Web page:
You’ve heard endlessly about humans as the 98% or 99% chimpanzee (and rightly discounted it if you have any capacity to analyze an argument). One group of students decided to look at the human genes that are different:
A team of student researchers from John Jay College of Criminal Justice has discovered human microRNA genes not shared with any other primate species and which may have played an important role in the unique evolution of the human species. The students, under the direction of John Jay Professors Dr. Hunter R. Johnson and Dr. Nathan H. Lents, found at least three families of microRNA genes on chromosome 21…
Although the team found that the long arm of human chromosome 21 aligns well with that of other extant ape species, the short arm aligned poorly, suggesting that this region of the human genome has recently and substantially diverged from that of other primates.
According to their analysis of prehistoric human genomes, these changes predate the divergence of Neanderthals and modern humans. The genes also show little to no sequence-based variation within the modern human population. The team therefore theorized that the microRNA (miRNA) genes found in that region [miR3648 and miR6724] likely evolved in the time since the chimpanzee and human lineages split, sometime in the last seven million years, and are specific to humans.The City University of New York, “Student researchers discover genes unique to humans in search for source of our evolutionary distinctiveness” at ScienceDaily (March 8, 2022)
The authors attribute the differences to de novo genes (genes that just suddenly appear):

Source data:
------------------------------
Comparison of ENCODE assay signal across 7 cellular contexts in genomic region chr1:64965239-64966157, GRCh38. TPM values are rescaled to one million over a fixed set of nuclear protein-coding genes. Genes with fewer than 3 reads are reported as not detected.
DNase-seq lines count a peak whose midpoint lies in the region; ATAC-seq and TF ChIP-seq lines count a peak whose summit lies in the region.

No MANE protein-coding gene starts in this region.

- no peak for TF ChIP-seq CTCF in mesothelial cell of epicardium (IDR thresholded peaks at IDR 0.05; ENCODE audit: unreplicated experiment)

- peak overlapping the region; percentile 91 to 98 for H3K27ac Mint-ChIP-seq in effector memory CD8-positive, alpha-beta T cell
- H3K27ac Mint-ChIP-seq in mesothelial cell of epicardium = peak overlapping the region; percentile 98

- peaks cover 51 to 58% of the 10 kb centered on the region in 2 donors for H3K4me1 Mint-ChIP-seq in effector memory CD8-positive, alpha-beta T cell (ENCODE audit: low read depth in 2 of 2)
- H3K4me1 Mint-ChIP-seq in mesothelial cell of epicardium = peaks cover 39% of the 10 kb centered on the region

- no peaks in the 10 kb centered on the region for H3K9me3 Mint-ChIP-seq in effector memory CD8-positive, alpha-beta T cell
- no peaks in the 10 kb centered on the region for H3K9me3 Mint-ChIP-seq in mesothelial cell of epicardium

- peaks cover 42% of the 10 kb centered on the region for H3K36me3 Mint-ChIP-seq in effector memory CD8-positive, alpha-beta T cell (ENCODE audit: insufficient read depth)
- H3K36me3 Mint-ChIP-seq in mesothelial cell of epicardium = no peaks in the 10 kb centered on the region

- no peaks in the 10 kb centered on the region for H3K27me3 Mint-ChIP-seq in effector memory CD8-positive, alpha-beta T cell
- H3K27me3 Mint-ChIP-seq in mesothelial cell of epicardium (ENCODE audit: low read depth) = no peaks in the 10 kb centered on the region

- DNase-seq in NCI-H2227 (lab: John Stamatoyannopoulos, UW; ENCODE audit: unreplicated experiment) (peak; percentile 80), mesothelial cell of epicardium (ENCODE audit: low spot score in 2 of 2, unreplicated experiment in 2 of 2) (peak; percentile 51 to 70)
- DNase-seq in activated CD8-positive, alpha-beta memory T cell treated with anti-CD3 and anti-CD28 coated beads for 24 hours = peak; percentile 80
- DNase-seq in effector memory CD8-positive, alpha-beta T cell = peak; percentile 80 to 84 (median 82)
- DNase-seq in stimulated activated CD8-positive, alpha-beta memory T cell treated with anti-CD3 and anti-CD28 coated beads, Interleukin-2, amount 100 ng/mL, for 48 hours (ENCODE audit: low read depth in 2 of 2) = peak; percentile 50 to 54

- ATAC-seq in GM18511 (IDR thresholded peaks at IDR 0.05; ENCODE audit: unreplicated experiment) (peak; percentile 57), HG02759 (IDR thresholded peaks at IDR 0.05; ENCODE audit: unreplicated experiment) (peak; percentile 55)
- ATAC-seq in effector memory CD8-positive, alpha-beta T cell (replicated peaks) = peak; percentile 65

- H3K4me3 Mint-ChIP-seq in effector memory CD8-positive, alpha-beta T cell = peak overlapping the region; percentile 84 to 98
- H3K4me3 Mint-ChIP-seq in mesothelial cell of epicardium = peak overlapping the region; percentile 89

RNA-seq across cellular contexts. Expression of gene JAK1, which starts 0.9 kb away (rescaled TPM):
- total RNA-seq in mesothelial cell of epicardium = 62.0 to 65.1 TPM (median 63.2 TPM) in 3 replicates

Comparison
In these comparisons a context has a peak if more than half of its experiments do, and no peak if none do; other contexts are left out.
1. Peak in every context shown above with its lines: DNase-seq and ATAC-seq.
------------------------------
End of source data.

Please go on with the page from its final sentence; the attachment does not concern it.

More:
“Understanding the genetic basis for human uniqueness is an important undertaking because, despite sharing nearly 99% of our DNA sequences with the chimpanzee, we’re remarkably different organisms,” said student researcher José Galván. “Small post-transcriptional regulatory elements like miRNAs and siRNAs [small interfering RNA] are under-appreciated and often misunderstood in the effort to understand our genetic differences.”
Thanks to their small size and structural simplicity, miRNA genes have fewer barriers to de novo creation than other gene types. MicroRNA genes can be extremely prolific in their regulation of other genes, meaning that modest changes to DNA sequence can result in wide-ranging impacts to the human genome. The creation of miR3648 and miR6724 serve as excellent examples of this process. This study revealed a new possible mechanism for the creation of new miRNA genes through duplications of rRNA genes, which calls for further research on how general this phenomenon may be.The City University of New York, “Student researchers discover genes unique to humans in search for source of our evolutionary distinctiveness” at ScienceDaily (March 8, 2022)
The paper is closed access.
Note: One of the faculty advisors is Nathan Lents, known to many readers as the author of a book, Human Errors: A Panorama of Our Glitches, from Pointless Bones to Broken Genes, claiming that humans are poorly designed. Perhaps we will soon hear that these unique, de novo genes were poorly designed.